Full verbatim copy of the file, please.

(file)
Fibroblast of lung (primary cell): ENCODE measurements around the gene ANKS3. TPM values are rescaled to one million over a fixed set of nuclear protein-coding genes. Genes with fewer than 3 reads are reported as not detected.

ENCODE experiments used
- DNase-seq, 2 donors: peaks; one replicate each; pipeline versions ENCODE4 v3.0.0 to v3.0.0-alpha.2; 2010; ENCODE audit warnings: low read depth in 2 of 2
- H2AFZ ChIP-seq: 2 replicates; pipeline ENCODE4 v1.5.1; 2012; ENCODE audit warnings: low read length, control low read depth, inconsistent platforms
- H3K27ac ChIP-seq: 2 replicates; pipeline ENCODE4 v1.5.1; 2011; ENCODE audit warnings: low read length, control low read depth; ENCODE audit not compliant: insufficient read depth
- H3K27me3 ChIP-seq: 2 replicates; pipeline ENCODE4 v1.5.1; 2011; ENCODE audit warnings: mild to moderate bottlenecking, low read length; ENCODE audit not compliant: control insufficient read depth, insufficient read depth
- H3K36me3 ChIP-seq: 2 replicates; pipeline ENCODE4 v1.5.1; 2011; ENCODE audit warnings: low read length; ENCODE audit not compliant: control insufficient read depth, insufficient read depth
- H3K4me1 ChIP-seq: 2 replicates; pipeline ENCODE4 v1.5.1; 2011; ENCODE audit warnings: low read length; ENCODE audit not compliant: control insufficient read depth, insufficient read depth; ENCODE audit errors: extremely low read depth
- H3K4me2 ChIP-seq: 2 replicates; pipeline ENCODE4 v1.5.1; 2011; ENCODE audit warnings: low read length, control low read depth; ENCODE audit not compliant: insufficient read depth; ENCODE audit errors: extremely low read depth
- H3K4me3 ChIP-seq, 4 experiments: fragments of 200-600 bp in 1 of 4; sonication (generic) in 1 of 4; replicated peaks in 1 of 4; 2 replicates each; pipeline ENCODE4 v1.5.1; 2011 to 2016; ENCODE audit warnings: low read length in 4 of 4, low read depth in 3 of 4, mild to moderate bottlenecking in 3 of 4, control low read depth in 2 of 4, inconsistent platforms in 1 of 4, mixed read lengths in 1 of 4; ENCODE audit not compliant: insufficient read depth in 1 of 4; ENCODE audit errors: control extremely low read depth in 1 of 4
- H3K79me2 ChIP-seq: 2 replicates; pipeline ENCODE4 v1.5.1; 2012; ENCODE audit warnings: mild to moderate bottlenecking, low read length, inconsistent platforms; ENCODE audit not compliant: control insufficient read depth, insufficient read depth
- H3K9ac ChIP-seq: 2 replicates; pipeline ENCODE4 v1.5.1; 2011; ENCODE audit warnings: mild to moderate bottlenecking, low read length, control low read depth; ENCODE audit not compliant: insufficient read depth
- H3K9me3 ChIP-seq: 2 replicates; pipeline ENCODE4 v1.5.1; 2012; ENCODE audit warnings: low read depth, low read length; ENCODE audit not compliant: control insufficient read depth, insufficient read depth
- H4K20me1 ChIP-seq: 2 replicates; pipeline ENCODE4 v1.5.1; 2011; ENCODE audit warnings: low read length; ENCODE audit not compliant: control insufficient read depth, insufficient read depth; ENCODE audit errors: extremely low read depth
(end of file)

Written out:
Fibroblast of lung (primary cell): ENCODE measurements around the gene ANKS3. TPM values are rescaled to one million over a fixed set of nuclear protein-coding genes. Genes with fewer than 3 reads are reported as not detected.

ENCODE experiments used
- DNase-seq, 2 donors: peaks; one replicate each; pipeline versions ENCODE4 v3.0.0 to v3.0.0-alpha.2; 2010; ENCODE audit warnings: low read depth in 2 of 2
- H2AFZ ChIP-seq: 2 replicates; pipeline ENCODE4 v1.5.1; 2012; ENCODE audit warnings: low read length, control low read depth, inconsistent platforms
- H3K27ac ChIP-seq: 2 replicates; pipeline ENCODE4 v1.5.1; 2011; ENCODE audit warnings: low read length, control low read depth; ENCODE audit not compliant: insufficient read depth
- H3K27me3 ChIP-seq: 2 replicates; pipeline ENCODE4 v1.5.1; 2011; ENCODE audit warnings: mild to moderate bottlenecking, low read length; ENCODE audit not compliant: control insufficient read depth, insufficient read depth
- H3K36me3 ChIP-seq: 2 replicates; pipeline ENCODE4 v1.5.1; 2011; ENCODE audit warnings: low read length; ENCODE audit not compliant: control insufficient read depth, insufficient read depth
- H3K4me1 ChIP-seq: 2 replicates; pipeline ENCODE4 v1.5.1; 2011; ENCODE audit warnings: low read length; ENCODE audit not compliant: control insufficient read depth, insufficient read depth; ENCODE audit errors: extremely low read depth
- H3K4me2 ChIP-seq: 2 replicates; pipeline ENCODE4 v1.5.1; 2011; ENCODE audit warnings: low read length, control low read depth; ENCODE audit not compliant: insufficient read depth; ENCODE audit errors: extremely low read depth
- H3K4me3 ChIP-seq, 4 experiments: fragments of 200-600 bp in 1 of 4; sonication (generic) in 1 of 4; replicated peaks in 1 of 4; 2 replicates each; pipeline ENCODE4 v1.5.1; 2011 to 2016; ENCODE audit warnings: low read length in 4 of 4, low read depth in 3 of 4, mild to moderate bottlenecking in 3 of 4, control low read depth in 2 of 4, inconsistent platforms in 1 of 4, mixed read lengths in 1 of 4; ENCODE audit not compliant: insufficient read depth in 1 of 4; ENCODE audit errors: control extremely low read depth in 1 of 4
- H3K79me2 ChIP-seq: 2 replicates; pipeline ENCODE4 v1.5.1; 2012; ENCODE audit warnings: mild to moderate bottlenecking, low read length, inconsistent platforms; ENCODE audit not compliant: control insufficient read depth, insufficient read depth
- H3K9ac ChIP-seq: 2 replicates; pipeline ENCODE4 v1.5.1; 2011; ENCODE audit warnings: mild to moderate bottlenecking, low read length, control low read depth; ENCODE audit not compliant: insufficient read depth
- H3K9me3 ChIP-seq: 2 replicates; pipeline ENCODE4 v1.5.1; 2012; ENCODE audit warnings: low read depth, low read length; ENCODE audit not compliant: control insufficient read depth, insufficient read depth
- H4K20me1 ChIP-seq: 2 replicates; pipeline ENCODE4 v1.5.1; 2011; ENCODE audit warnings: low read length; ENCODE audit not compliant: control insufficient read depth, insufficient read depth; ENCODE audit errors: extremely low read depth